Keela Meadows' botanical paint box
Los Angeles native Keeyla Meadows lives in Berkeley, where she makes art and designs gardens. Her cheerful 50-by-100-foot city lot, part of which is pictured above, is a living canvas. It is packed with life-sized female figures and not-so-perfect vessels, hand-built in clay and glazed in a palette of turquoise, apricot and lavender. No surface is left unadorned. Whether it’s her swirly ceramic paving, custom metal benches or sculpted walls, Meadows artistically places favorite objects and plants with a carefree confidence that few of us can master.
Fans of Meadows, pictured right, have long admired her award-winning gardens, including a "Best in Show" at the San Francisco Flower & Garden Show a few years back. In 2008, I lucked into an impromptu visit to Meadows’ personal wonderland when my girlfriend, Mary Ann, boldly followed her into Cafe Fanny in Berkeley to secure an invitation for our group of breakfasting garden writers.
“You can take photos, but don’t publish them until my book is out,” Meadows requested. It was the least we could do, having feasted our eyes on her botanical paint box, imagining how we might try her playful ideas in our own backyards.
Her book, "Fearless Color Gardens: The Creative Gardener’s Guide to Jumping Off the Color Wheel" (Timber Press, $27.95), has just been published. Filled with Meadows' photography of design projects, as well as her doodles and sketches, it reads like a colorist’s memoir, complete with a muse named Emerald. Strong on fantasy, it’s also a useful workbook for garden owners who need a nudge toward the more vibrant end of the color spectrum. I recently talked with Meadows about the concepts in her book.
How do you teach students to feel confident as garden designers?
A lot of people have this mantra that says, "I'm not a creative person. I’m not an artist." Our lives are built around the practicality of what we have to do everyday, so many people shut those doors to creativity a long time ago. I suggest you treat garden design like something you do all the time. The physical activity of placing plants in a space can be as easy as folding laundry and putting it away, or setting the table, or baking a cake.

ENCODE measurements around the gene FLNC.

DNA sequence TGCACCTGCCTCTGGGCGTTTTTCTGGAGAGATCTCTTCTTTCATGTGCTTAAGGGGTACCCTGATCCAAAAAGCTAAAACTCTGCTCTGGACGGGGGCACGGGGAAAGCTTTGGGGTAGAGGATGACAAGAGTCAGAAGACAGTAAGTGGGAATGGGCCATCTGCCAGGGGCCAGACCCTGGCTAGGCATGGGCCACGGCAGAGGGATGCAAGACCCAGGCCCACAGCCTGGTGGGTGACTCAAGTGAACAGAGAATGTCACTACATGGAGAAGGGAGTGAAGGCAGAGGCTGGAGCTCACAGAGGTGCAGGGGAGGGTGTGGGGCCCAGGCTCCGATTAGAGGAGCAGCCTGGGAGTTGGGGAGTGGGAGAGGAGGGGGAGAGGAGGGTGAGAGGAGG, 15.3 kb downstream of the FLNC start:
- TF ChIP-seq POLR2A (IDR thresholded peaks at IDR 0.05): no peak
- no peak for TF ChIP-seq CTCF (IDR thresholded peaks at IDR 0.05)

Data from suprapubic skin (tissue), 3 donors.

I suggest you divide your space up like a series of photographs, or like windows. Decide what “picture” you’re working with, where it starts and ends. Start with looking out the kitchen window and use plants and art to fill the frame.
Where does your color inspiration come from?
A lot of my color sense comes from growing up in Los Angeles and living with its colorfulness – the light, tile work and Catalina Island all inspired me. Right now, I’m designing a new garden for the San Francisco Flower & Garden Show in March. It’s a habitat garden, and the colors I’m using come from the red-headed garter snake, an endangered snake from the San Mateo coastline. It has a red head with a turquoise and red stripe down the back, so it’s providing my design motif, my imagery and my color combination.
How do you suggest people "jump off" the color wheel?
The traditional color wheel makes my head spin. I use a color triangle, which is so stabilizing. I put blue at the top of the pyramid – it represents the sky. The other two points are red and yellow. Between the three primary colors are the secondary colors. On either side of any point is a harmonic chord of color. You’ll never go wrong if you take one of the points – red, yellow or blue – and use one of those chords of color on either side of it.
How do you balance artwork with the plants in your garden?
Art gives me a constant relationship to plant against, a very stable feature to move through the seasons with. Art creates so much focus and orients the whole space so one is not always reinventing. It is like a stage setting. The artwork and hardscape set the stage for your plants to really become the stars.
Photo credit: "Fearless Color Gardens."